• Does this stakeholder support using ITNs as mosquito nets?
    • Does this stakeholder support using ITNs as fishing nets?
      • Not really. Acknowledging problematic uses of the nets may reduce funding for ITNs.
      • Says Amy Lehman, founder of the Lake Tanganyika Floating Health Clinic, “The narrative has always been, ‘Spend $10 on a net and save a life,’ and that’s a very compelling narrative. . . But what if that net is distributed in a waterside, food-insecure area where maybe you won’t be affecting the malaria rate at all and you might actually be hurting the environment? . . . It’s a lose-lose. And that’s not a very neat story to tell.”
  • net manufacturers
    • Does this stakeholder support using ITNs as mosquito nets?
      • Yes. According to the NYT, “Mosquito nets are now a billion-dollar industry, with hundreds of millions of insecticide-treated nets passed out in recent years, and many more on their way.”
    • Does this stakeholder support using ITNs as fishing nets?
      • Yes. There is an incentive to develop insecticide treatments that will not contaminate fish or the environment. Increased demand for nets supports the manufacturing industry. Netmaking provides jobs to thousands of workers in Europe and Southeast Asia (where many nets are manufactured).
      • No. Many net manufacturers, such as BASF, produce ITNs for a specific humanitarian purpose. If there is a market for similar technology, they may want to adapt and sell it for higher profits to the fishing industry.
  • medical community
    • Does this stakeholder support using ITNs as mosquito nets?
      • Yes. ITNs are recognized as the best, most practical asset in the fight against malaria.
    • Does this stakeholder support using ITNs as fishing nets?
      • No. Some of the insecticides used in the nets are recognized toxins, and may be harmful to the environment, fish, and people.
  • fishing industry
    • Does this stakeholder support using ITNs as mosquito nets?
      • Yes.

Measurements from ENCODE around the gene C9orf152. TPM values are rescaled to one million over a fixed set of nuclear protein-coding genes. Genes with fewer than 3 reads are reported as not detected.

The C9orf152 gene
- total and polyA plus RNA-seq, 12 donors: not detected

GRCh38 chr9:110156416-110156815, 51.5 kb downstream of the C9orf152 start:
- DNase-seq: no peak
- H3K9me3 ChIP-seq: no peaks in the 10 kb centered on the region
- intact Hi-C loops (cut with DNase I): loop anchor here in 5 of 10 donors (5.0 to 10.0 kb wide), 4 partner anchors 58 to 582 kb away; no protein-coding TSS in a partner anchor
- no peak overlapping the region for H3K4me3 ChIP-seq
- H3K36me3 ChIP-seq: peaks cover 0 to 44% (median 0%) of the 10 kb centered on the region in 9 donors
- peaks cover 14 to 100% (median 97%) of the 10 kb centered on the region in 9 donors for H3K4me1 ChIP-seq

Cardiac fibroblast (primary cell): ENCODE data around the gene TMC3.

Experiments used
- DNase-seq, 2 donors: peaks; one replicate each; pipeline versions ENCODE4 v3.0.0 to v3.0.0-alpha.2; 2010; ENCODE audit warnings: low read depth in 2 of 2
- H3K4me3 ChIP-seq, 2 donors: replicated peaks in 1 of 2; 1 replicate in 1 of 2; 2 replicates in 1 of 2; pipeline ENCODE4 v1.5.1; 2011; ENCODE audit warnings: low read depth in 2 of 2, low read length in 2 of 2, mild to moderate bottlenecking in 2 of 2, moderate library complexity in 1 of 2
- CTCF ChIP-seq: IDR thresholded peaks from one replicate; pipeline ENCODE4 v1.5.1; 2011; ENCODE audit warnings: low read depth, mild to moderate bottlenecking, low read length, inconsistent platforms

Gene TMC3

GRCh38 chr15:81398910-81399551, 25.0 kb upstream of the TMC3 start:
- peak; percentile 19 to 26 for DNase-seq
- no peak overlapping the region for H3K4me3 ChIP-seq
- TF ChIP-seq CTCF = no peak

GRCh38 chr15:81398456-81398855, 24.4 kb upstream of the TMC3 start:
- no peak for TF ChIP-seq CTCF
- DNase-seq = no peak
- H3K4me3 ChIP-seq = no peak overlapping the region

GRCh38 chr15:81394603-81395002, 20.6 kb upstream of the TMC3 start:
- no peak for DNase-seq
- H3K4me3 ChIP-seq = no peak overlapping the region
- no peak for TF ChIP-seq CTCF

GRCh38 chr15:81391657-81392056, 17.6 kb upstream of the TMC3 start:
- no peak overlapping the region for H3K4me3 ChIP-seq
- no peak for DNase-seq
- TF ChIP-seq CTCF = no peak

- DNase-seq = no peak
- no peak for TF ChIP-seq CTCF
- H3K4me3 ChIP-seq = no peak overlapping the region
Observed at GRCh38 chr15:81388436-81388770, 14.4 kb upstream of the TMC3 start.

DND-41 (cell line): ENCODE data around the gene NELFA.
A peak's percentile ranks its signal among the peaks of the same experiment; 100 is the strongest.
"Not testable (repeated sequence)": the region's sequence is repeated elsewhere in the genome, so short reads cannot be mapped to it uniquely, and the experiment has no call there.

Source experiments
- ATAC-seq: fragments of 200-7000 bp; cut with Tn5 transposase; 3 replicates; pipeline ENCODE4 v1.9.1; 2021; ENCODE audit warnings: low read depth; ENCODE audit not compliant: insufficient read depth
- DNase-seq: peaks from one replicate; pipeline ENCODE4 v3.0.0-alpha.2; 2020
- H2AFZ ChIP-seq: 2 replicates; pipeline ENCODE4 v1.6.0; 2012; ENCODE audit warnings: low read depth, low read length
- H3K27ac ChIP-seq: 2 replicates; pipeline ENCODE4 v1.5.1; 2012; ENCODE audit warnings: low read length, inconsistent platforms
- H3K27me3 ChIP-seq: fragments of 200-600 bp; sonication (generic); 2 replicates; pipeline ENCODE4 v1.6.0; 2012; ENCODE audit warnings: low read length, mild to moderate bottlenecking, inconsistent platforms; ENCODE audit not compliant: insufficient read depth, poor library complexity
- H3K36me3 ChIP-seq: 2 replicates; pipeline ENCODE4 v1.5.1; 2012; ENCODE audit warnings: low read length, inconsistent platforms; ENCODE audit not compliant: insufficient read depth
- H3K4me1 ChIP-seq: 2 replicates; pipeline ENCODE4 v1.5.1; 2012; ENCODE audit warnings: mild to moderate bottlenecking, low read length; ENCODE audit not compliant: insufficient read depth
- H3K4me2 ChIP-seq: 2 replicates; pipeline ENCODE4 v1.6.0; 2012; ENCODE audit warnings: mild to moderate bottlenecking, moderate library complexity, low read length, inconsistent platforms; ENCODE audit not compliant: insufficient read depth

• Does this stakeholder support using ITNs as fishing nets?
      • No. Professional fishers oppose use of ITNs, fearing it will drive them out of business.
        • According to the NYT, “Madagascar’s industrial shrimp catch plummeted to 3,143 tons in 2010 from 8,652 tons in 2002.”
        • Sporadic violent conflict has developed between professional fishers and ITN fishers, and some communities have boycotted professionally caught fish.
  • conservation groups
    • Does this stakeholder support using ITNs as mosquito nets?
      • Yes.
    • Does this stakeholder support using ITNs as fishing nets?
      • Possibly. At least one scientist in the NYT article says fishing with ITNs does not impact the ecosystem. He advocates a “’balanced harvest’ approach that calls for catching more juvenile fish and sparing some of the adults.”
      • No. Deforestation and rapid population growth have already reduced fish populations in Africa’s wetlands and lakes. ITN fishers may contribute to this dwindling fish population.
        • “They are catching very small fish that haven’t matured,” [a Zambian fisheries official] said. “The stocks won’t be able to grow.”
        • The ITN fishers often trawl the most environmentally sensitive areas. They “work from shore, tugging the nets through shallow waters, precisely where many species spawn, creating another potential problem: the slow, steady destruction of sensitive aquatic breeding grounds.”

TEACHERS’ TOOLKIT

New York Times: Meant to Keep Malaria Out, Mosquito Nets Are Used to Haul Fish In

Nat Geo: Insecticide-Treated Nets: Keeping malaria at bay

One response to “Malaria Nets Keep Mosquitoes Out . . . and Fish In

  1. Pingback: A Yale health student volunteers in Accra, Ghana | Study Abroad Exchange Tech·